I just got back from a wonderful trip to South Africa. While there, we visited the Pilanesberg Safari, spending several days in the wild, where we could see lions, buffalos, zebras, giraffes and other animals living in their natural habitat. What an awe-inspiring experience! It's a fantastic way to shut off from the rest of the world and really get in tune with nature and oneself.
At night we slept in chalets, and on our first morning we awoke to the sound of the door being rattled from the outside; someone was trying to get in. I grew up in South Africa when there was lots of crime, so I immediately assumed a thief was trying to break in. I called out, "Who's there?" but received no response. We opened the door and, lo and behold, a giant ape was standing right on our doorstep! Another 50 or so monkeys were roaming around the camp ground looking for food, and we soon discovered that they'd broken into another chalet and helped themselves to the food they found inside.
That group of monkeys seemed to follow us around for the next couple of days, and even when we went indoors they would come right up to the windows. But when I asked the staff if we could give them some of our leftovers, they pointed to the signs all over the camp - "No Feeding the Monkeys." They explained that if the visitors were allowed to feed the monkeys, soon they'd get used to being given food and would eventually stop being able to fend for themselves. Ultimately, we would be killing them. Although feeding them seems kind, it would actually be cruel.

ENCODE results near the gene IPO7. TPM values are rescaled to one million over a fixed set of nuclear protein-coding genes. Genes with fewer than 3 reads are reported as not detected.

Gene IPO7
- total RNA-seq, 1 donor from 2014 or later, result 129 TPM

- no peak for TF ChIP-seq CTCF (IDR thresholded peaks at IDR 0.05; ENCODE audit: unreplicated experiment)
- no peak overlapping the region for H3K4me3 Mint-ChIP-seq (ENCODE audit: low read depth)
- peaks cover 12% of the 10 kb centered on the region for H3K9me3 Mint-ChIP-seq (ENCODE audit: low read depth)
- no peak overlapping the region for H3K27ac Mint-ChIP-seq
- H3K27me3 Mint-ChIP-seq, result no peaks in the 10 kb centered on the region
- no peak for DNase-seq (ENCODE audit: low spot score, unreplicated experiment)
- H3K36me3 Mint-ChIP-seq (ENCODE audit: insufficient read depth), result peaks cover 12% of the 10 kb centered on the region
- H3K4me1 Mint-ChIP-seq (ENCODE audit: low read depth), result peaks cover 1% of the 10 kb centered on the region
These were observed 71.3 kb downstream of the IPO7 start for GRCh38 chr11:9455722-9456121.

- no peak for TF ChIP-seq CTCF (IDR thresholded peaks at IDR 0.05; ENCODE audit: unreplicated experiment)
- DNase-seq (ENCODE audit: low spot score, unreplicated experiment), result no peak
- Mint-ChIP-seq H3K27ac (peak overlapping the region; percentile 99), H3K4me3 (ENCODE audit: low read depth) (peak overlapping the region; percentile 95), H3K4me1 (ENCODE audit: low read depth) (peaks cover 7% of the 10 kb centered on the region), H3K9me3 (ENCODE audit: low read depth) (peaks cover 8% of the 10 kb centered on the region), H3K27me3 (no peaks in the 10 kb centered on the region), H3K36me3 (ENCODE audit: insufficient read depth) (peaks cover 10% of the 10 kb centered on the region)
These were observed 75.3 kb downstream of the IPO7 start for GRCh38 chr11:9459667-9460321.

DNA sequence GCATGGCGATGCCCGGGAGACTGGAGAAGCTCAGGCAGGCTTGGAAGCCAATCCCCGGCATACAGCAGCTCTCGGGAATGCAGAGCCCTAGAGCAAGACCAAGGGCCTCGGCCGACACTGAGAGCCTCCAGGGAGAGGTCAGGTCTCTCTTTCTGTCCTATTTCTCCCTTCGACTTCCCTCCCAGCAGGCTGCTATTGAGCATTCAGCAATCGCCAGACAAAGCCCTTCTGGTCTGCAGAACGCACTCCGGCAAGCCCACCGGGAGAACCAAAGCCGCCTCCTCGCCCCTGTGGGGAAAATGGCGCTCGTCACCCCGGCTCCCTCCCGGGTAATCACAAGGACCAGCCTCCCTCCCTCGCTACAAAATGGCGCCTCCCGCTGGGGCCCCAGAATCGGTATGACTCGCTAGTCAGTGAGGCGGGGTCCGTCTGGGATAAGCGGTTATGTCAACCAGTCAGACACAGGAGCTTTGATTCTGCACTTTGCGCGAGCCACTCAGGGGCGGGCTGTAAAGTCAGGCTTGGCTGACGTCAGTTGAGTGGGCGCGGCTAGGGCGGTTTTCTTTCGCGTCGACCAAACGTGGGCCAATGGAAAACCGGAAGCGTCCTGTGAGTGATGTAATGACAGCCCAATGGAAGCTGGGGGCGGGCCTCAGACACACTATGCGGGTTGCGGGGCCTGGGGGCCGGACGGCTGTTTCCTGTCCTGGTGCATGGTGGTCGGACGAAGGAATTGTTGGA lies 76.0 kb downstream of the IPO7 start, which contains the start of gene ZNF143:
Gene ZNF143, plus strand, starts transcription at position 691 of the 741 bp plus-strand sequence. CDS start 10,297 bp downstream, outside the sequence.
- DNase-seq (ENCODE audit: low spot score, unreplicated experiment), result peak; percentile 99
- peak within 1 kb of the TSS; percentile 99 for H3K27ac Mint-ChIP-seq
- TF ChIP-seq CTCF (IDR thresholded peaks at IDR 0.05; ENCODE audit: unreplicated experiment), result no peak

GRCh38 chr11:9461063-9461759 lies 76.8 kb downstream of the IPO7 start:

We are currently in the Jewish month of Elul - the month preceding Rosh Hashanah. During this period, we blow the shofar every day to awaken our souls and remind us to repent in preparation for Rosh Hashanah and Yom Kippur, when G-d will judge the world and determine our future.
It's a time to reflect on our behavior, accomplishments and spirituality over the past year and resolve to correct our misdeeds. It's a time when we have to do the work ourselves. No one can "feed" us. No one can change our behavior for us, no one can wipe the slate clean for us.
Sometimes we wish G-d would reveal Himself to us, give us a sign He is watching over us. It would be so much easier to keep kosher, put on tefillin and observe Shabbat if we could see His presence. But no. No feeding the monkeys! G-d wants us to do it entirely ourselves.
Only when we do the hard work on our own will we truly be ready to receive all the blessings G-d grants us over the High Holidays. We must spend the current month, Elul, fashioning ourselves into vessels worthy of receiving His blessings.
This is the time carefully analyze our behavior over the past 11 months and take the time to recommit to our Father in Heaven. We have two weeks left. Let's make the most of them.